“No” to holding prisoners without charges or trials!
On February 20th, the Obama Administration told a federal court that it “will maintain the Bush administration’s position that battlefield detainees held without charges by the U.S. in Afghanistan are not entitled to constitutional rights to challenge their detention.”
The U.S. Supreme Court, in Boumediene v. Bush (2008) affirmed that “enemy combatants” imprisoned at Guantánamo have “the constitutional privilege of habeas corpus,” the right to challenge their legal detention in court. The decision, however, did not address those prisoners held at other U.S.-sponsored detention facilities.
Bagram Air Base in Afghanistan currently houses between 600 and 650 detainees, while several thousand prisoners are held in Iraq. The prisoners are asking for a U.S. judge to review the evidence being used to detain them, and if appropriate, to order their release.
“No” to interrogation technique “exceptions”
In President Obama’s executive order to ban torture—limiting the CIA to those interrogation techniques that are explicitly identified in the Army Field Manual—a Special Task Force on Interrogation and Transfer Policies has been commissioned to review previously used “enhanced interrogation techniques” and to determine whether any of these nonpublic interrogation techniques could be used by the CIA in the future.
“We believe this would undo all of the good that an Executive Order on this issue is intended to achieve. In order to recommit to our country’s value that each person has inherent worth and dignity, the Executive Order banning torture must be issued without exceptions, without any secret options. It must be government-wide, unequivocal and not subject to interpretation. Anything less would defeat its purpose and cause grave concern throughout the world. The National Religious Campaign Against Torture urges the President-elect to reject the addition of any classified annex.”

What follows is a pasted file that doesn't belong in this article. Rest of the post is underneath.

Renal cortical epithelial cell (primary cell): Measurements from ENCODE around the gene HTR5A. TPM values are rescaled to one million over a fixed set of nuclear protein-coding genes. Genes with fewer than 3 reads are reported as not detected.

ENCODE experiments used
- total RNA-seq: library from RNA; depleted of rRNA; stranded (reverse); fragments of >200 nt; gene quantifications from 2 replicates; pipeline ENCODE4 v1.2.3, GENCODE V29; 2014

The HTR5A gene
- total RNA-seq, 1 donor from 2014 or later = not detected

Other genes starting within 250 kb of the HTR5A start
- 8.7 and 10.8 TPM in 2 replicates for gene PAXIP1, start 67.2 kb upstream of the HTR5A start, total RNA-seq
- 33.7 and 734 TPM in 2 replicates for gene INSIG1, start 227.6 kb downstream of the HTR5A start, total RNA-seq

-Statement from the National Religious Campaign Against Torture (NRCAT)
(1) the "Golden Rule" - any technique approved for use by a U.S. agency be one we would consider both moral and legal if used upon a captured American;
(2) all U.S. agencies be required to follow one transparent national standard for interrogations - secret guidelines lead to the type of abuse we've seen in recent years;
(3) modification or removal of Appendix M from the Army Field Manual, so as to ensure that techniques like prolonged isolation are not misused to torture detainees.
“No” to invoking the “State Secrets Privilege” to block justice!
The Bush Administration set up an “Extraordinary Rendition” Program to transport “terror suspects” to countries like Egypt, Syria or Morocco, to be interrogated. In these countries, “harsh interrogation techniques,” which constitute torture, are routinely used.
While detained at a CIA facility in Morocco, according to Court Papers, Binyam Mohamed, a 30-year-old Ethiopian native, “was routinely beaten, suffering broken bones and, on occasion, loss of consciousness. His clothes were cut off with a scalpel and the same scalpel was then used to make incisions on his body, including his penis. A hot stinging liquid was then poured into open wounds on his penis where he had been cut. He was frequently threatened with rape, electrocution and death.” [Binyam Mohamed was released from Guantánamo on February 23…the first release under Pres. Obama!]
The program has been challenged in court, but the Bush Administration has claimed that even discussing case details in court would threaten national security and our relationships with other nations. This became known as the “state secrets privilege.”
On February 9th in federal court, the Obama Administration took the same position as the Bush Administration. Attorney General Eric Holder previously announced that the privilege would be invoked “only when necessary and in the most appropriate cases.”
Articles on Binyam Mohamed’s case
PBS Frontline Special on Extraordinary Rendition